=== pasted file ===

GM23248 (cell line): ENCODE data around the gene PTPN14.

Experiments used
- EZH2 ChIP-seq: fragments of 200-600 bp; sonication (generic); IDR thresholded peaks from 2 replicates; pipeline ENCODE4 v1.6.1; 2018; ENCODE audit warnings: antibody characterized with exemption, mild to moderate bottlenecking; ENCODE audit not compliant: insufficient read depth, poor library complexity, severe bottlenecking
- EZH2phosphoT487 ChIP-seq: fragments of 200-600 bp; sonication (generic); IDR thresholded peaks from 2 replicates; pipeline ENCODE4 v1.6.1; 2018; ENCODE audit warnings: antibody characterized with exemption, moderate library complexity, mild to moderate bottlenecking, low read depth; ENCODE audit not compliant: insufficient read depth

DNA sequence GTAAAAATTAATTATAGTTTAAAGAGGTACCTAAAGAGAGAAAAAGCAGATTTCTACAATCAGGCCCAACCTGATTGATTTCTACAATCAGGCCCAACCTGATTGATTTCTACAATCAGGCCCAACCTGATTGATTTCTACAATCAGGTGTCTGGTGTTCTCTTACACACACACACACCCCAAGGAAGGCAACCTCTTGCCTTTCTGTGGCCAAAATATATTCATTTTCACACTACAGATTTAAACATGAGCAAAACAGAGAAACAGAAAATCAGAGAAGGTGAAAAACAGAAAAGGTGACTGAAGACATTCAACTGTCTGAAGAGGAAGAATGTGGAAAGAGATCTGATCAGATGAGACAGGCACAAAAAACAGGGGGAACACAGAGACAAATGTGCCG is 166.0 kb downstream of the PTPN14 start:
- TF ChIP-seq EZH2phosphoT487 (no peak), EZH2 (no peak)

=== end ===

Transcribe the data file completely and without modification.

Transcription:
GM23248 (cell line): ENCODE data around the gene PTPN14.

Experiments used
- EZH2 ChIP-seq: fragments of 200-600 bp; sonication (generic); IDR thresholded peaks from 2 replicates; pipeline ENCODE4 v1.6.1; 2018; ENCODE audit warnings: antibody characterized with exemption, mild to moderate bottlenecking; ENCODE audit not compliant: insufficient read depth, poor library complexity, severe bottlenecking
- EZH2phosphoT487 ChIP-seq: fragments of 200-600 bp; sonication (generic); IDR thresholded peaks from 2 replicates; pipeline ENCODE4 v1.6.1; 2018; ENCODE audit warnings: antibody characterized with exemption, moderate library complexity, mild to moderate bottlenecking, low read depth; ENCODE audit not compliant: insufficient read depth

DNA sequence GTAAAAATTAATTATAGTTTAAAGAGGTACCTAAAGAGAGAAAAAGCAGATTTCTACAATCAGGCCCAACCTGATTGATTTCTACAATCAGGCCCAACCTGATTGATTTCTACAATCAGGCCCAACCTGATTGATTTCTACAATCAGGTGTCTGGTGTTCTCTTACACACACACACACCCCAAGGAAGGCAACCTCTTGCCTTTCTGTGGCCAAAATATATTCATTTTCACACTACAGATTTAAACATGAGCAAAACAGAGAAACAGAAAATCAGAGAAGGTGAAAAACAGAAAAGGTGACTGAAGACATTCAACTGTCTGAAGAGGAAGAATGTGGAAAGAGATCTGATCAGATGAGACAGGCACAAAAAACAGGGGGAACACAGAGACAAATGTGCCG is 166.0 kb downstream of the PTPN14 start:
- TF ChIP-seq EZH2phosphoT487 (no peak), EZH2 (no peak)